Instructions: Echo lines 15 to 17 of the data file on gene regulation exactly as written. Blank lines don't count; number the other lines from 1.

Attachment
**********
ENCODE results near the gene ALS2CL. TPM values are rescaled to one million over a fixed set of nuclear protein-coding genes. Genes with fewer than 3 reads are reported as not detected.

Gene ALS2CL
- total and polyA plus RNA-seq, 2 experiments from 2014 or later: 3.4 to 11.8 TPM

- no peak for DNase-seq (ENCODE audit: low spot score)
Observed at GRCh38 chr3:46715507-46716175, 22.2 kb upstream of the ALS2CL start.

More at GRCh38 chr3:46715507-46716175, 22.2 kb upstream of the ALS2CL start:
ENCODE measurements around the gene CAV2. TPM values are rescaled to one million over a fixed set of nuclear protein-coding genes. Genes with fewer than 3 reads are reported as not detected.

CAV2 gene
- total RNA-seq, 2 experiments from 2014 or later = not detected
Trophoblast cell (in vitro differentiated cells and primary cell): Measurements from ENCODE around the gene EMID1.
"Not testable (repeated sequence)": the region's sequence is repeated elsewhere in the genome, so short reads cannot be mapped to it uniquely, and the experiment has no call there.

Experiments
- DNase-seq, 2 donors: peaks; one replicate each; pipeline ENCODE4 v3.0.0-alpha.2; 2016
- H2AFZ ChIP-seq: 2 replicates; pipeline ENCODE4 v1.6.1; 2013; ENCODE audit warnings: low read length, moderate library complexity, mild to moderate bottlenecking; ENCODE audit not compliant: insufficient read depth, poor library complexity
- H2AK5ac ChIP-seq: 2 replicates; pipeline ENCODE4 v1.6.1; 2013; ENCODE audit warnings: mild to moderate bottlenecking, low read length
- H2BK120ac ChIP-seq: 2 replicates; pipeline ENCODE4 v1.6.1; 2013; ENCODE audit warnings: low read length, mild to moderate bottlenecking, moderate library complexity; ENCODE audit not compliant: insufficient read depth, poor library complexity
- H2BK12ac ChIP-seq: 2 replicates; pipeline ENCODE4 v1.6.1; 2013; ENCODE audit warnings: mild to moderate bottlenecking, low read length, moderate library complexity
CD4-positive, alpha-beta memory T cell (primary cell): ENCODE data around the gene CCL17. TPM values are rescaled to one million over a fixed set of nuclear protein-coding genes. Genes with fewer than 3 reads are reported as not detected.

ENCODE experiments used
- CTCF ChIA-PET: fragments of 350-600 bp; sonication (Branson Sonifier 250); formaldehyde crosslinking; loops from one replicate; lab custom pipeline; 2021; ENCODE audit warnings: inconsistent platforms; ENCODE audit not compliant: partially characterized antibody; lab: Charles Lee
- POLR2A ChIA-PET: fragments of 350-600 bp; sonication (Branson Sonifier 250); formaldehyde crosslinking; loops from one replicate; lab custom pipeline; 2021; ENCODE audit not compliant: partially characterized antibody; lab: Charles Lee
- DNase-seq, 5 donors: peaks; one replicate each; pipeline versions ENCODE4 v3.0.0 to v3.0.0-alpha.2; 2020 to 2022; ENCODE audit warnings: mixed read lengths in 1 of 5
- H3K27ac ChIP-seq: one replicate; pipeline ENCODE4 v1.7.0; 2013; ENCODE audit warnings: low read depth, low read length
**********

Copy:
- H2AK5ac ChIP-seq: 2 replicates; pipeline ENCODE4 v1.6.1; 2013; ENCODE audit warnings: mild to moderate bottlenecking, low read length
- H2BK120ac ChIP-seq: 2 replicates; pipeline ENCODE4 v1.6.1; 2013; ENCODE audit warnings: low read length, mild to moderate bottlenecking, moderate library complexity; ENCODE audit not compliant: insufficient read depth, poor library complexity
- H2BK12ac ChIP-seq: 2 replicates; pipeline ENCODE4 v1.6.1; 2013; ENCODE audit warnings: mild to moderate bottlenecking, low read length, moderate library complexity